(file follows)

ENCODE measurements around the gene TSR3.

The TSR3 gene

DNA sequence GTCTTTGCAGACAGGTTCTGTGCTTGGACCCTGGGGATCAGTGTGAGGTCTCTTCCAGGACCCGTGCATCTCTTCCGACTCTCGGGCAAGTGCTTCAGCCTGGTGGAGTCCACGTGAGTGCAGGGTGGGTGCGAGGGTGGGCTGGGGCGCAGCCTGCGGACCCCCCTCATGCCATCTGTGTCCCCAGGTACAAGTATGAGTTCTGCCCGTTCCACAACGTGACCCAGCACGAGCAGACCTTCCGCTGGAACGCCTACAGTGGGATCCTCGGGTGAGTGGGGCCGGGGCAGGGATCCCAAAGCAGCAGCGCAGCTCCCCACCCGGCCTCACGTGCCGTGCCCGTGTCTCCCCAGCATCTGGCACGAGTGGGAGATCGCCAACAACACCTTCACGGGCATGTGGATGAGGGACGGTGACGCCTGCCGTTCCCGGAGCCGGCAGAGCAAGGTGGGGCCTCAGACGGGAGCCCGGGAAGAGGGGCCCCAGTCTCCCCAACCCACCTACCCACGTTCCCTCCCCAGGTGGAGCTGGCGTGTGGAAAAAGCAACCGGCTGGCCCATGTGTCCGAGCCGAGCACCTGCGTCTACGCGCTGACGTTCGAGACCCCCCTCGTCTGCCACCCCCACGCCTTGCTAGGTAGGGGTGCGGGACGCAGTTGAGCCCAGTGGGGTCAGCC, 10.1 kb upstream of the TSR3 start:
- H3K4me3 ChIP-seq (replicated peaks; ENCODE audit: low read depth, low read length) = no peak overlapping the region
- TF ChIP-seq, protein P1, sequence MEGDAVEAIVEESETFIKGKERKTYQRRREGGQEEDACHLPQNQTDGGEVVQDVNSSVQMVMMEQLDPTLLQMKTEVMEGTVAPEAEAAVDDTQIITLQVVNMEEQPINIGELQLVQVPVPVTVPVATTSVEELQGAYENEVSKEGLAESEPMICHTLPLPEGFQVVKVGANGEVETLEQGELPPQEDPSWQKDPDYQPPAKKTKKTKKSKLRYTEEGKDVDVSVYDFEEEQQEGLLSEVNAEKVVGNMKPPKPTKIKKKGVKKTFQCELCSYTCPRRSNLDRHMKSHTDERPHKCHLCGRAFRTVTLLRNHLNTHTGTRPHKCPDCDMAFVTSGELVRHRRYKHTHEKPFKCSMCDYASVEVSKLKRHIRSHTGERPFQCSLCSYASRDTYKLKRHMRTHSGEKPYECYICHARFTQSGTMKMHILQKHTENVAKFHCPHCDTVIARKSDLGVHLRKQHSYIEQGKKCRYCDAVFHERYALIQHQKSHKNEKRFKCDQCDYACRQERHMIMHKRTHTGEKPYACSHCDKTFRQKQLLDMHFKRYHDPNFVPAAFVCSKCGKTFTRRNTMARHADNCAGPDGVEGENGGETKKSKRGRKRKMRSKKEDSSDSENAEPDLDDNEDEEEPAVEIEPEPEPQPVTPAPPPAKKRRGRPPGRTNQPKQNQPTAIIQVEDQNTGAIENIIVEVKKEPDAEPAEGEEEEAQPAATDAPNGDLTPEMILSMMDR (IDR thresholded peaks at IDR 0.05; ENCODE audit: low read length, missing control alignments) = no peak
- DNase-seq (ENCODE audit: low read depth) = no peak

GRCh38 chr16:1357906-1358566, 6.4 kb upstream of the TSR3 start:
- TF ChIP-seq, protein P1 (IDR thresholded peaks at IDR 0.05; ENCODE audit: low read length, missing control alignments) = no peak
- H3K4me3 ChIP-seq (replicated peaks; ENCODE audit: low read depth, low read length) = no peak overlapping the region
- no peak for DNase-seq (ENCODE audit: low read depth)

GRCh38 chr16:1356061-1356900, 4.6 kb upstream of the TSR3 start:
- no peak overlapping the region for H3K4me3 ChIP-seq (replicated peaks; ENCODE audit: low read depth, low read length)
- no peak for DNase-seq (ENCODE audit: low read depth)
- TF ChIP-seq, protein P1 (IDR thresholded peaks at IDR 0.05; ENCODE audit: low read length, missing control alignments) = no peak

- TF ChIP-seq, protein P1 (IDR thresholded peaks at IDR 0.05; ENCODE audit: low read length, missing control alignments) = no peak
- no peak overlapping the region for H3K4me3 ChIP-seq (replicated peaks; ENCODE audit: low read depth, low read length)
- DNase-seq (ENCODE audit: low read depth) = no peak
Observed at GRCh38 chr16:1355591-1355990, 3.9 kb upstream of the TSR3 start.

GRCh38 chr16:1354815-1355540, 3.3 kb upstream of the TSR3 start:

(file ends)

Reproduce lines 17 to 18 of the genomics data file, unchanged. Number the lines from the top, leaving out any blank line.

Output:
- DNase-seq (ENCODE audit: low read depth) = no peak
Observed at GRCh38 chr16:1355591-1355990, 3.9 kb upstream of the TSR3 start.